The curriculum isn’t crowded…it’s brimming with opportunity!

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I’ve been concerned with the number of educators who are constantly reminding others of how ‘crowded’ the curriculum is. Many of them are voicing their concerns a little louder now that the National Curriculum has begun to be implemented, while others are relating it to the fact that there are only a certain number of hours in a school day.
 
It frustrates me to hear that many staff believe that the curriculum is “too full”. Rather than looking at the curriculum as “too full”, why are we not looking at it as “brimming with opportunities and variety”? We know that students all have different learning styles and interests. It would be narrow-minded of educators to believe that every single aspect of the curriculum is applicable and important for every single student.
 
My Year 4 History curriculum tells me that I should be covering world explorers such as Magellan, Columbus and Cook. Science tells me that I need to be teaching the life cycles of plants and animals. The new Geography syllabus instructs me to teach biomes of Africa and South America and the sustainability aspects of these. 
 
I didn’t freak out when I saw the requirements. I used my time wisely. I created a series of learning opportunities to try and cover all of the material in the most sensible manner, using a range of subject areas. Students worked in pairs to research (literacy & ICT focus) an African or South American country, including their biomes (geography) and the plants (science) that live in them. This led into life cycles and descriptions and information reports (literacy) on an African animal of their choice. They summarised information (literacy) about plant life cycles and presented their information as a slideshow (ICT). Students proved that there was more than one explorer in the world, which led to discussions on Columbus, Magellan, Marco Polo, Vikings, Matthew Flinders and Captain Cook. Some students focused on the vikings, others were interested in finding out who discovered their country of origin. We used these explorers to develop a timeline (maths) of important dates of world discovery. By communicating with our visual arts teacher, the Year 4’s created South American “God’s eye” art and African masks.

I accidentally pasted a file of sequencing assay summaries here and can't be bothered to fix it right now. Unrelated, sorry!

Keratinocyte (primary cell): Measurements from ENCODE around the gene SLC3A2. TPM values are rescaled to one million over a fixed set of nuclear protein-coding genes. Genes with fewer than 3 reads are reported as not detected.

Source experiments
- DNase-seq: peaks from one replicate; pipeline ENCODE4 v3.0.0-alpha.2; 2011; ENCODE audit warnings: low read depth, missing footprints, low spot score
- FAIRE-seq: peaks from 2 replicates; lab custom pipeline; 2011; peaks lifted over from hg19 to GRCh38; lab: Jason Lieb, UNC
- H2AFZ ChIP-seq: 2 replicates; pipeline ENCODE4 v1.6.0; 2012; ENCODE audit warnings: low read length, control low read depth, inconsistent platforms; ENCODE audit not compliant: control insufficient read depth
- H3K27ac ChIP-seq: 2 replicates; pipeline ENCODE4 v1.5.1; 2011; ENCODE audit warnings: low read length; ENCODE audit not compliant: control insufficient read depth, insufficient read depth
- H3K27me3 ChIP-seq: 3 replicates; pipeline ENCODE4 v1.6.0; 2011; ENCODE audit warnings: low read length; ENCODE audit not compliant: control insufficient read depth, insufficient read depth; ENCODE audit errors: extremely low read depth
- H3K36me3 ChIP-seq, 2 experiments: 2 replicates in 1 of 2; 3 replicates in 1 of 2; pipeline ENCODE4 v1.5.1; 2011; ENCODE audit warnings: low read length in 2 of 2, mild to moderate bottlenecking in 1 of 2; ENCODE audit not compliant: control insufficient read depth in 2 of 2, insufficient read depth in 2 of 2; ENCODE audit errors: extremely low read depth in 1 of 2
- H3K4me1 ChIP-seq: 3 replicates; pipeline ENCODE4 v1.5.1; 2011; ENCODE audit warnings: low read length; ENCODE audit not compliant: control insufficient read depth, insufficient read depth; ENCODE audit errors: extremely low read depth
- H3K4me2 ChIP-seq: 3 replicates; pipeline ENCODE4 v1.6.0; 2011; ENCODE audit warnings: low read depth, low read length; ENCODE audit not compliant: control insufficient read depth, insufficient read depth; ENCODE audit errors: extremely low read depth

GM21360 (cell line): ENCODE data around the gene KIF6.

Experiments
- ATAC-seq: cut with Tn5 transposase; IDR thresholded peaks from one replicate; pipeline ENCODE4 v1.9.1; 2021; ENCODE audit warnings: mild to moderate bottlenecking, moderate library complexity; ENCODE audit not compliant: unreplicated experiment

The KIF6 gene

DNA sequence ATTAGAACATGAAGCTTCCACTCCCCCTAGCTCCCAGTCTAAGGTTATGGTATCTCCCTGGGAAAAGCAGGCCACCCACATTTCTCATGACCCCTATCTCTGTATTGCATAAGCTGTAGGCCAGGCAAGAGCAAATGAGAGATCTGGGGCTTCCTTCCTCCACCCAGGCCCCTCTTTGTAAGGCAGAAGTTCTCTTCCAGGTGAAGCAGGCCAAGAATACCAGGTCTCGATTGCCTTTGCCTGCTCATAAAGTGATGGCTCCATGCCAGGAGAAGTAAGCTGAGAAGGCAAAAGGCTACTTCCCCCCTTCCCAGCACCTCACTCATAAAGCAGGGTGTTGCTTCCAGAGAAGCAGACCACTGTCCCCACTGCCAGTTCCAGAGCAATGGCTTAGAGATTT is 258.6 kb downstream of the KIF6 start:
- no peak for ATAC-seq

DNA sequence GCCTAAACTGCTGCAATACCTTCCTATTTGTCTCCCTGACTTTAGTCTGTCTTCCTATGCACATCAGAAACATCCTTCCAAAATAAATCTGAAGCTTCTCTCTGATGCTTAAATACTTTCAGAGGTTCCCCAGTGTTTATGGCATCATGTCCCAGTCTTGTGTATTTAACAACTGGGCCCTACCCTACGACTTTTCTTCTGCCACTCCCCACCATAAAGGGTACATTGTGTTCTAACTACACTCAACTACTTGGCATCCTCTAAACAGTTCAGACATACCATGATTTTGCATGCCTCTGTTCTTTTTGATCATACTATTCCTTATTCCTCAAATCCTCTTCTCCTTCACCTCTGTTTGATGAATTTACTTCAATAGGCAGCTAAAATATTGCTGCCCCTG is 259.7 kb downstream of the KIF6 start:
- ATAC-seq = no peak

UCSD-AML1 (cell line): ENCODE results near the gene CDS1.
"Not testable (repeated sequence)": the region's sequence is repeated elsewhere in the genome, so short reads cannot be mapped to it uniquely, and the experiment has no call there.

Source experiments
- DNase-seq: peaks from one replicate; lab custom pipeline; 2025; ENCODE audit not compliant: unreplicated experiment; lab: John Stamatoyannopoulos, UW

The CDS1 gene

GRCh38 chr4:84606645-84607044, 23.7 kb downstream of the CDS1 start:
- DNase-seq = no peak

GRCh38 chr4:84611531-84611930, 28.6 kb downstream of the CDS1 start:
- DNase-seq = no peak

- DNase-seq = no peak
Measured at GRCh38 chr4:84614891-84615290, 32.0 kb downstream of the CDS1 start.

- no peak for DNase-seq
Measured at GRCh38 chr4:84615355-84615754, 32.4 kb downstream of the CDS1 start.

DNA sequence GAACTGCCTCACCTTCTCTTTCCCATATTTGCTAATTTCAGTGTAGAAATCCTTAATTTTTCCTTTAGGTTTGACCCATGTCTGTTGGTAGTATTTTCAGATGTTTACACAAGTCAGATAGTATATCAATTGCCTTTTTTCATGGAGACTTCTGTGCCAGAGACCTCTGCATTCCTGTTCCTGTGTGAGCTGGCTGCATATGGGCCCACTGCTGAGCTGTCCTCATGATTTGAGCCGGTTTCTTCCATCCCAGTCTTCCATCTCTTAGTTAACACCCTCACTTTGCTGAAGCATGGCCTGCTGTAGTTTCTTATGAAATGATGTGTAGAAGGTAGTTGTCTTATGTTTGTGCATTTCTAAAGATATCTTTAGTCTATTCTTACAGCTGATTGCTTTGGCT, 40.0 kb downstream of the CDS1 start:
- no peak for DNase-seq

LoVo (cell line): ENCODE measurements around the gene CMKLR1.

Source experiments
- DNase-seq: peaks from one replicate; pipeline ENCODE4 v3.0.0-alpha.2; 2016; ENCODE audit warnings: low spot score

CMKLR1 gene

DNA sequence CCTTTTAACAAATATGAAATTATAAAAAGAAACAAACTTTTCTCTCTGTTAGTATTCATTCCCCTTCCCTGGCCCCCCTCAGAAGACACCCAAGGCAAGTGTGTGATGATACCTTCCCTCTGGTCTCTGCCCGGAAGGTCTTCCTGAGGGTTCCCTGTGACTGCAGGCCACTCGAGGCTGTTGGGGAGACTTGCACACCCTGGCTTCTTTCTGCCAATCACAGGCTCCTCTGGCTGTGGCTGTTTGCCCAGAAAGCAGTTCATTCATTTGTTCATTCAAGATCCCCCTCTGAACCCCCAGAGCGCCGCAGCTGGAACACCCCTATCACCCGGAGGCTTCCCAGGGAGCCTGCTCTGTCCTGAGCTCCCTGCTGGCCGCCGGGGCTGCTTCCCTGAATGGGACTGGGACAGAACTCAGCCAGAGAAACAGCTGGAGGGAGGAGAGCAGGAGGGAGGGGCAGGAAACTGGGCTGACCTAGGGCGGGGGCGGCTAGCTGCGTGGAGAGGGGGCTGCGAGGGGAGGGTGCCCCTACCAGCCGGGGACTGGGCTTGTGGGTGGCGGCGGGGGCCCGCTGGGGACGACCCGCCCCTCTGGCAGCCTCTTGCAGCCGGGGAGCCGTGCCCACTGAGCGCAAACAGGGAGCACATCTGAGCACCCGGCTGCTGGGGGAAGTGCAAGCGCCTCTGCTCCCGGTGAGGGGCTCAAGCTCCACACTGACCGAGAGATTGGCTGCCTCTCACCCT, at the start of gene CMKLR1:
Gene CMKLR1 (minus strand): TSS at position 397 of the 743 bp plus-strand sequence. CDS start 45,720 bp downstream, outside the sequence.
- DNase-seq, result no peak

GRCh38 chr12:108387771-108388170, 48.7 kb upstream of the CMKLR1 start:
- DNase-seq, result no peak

Many educators refer to these types of lessons as “Integrated Studies”. That’s fine, as long as it is not a scheduled timeslot to “do” Integrated Studies. If it’s truly integrated, it will be seeping through most of your lessons and immersing students in valuable learning opportunities. It’s not about choosing the most important aspects of the curriculum. It’s about providing students with the opportunity to learn about things that interest them, yet are important to understand.

One response »

  1. Hi Fiona,
    I think you say it best when you say “It would be narrow-minded of educators to believe that every single aspect of the curriculum is applicable and important for every single student.”
    I have to agree. No more excuses, no more complaining. This is the way that the curriculum has been designed and it’s time to just get on with it without complaining about an over-crowded curriculum and making excuses as to why essentials haven’t been “covered”.
    I would love to be taking an open inquiry approach to the curriculum but am feeling constantly dictated to by leadership and other’s expectations. Trying to make it all work for me this term. I have a very supportive team and we’re really doing great things with our Inquiry unit this term but sometimes I’m even restricted by them because I can’t do things in my classroom or else parents will be on their backs for not doing it in their classrooms (as we have many siblings in the same year level).
    Anyway. Enough excuses and complaints 😉
    Katelyn 🙂

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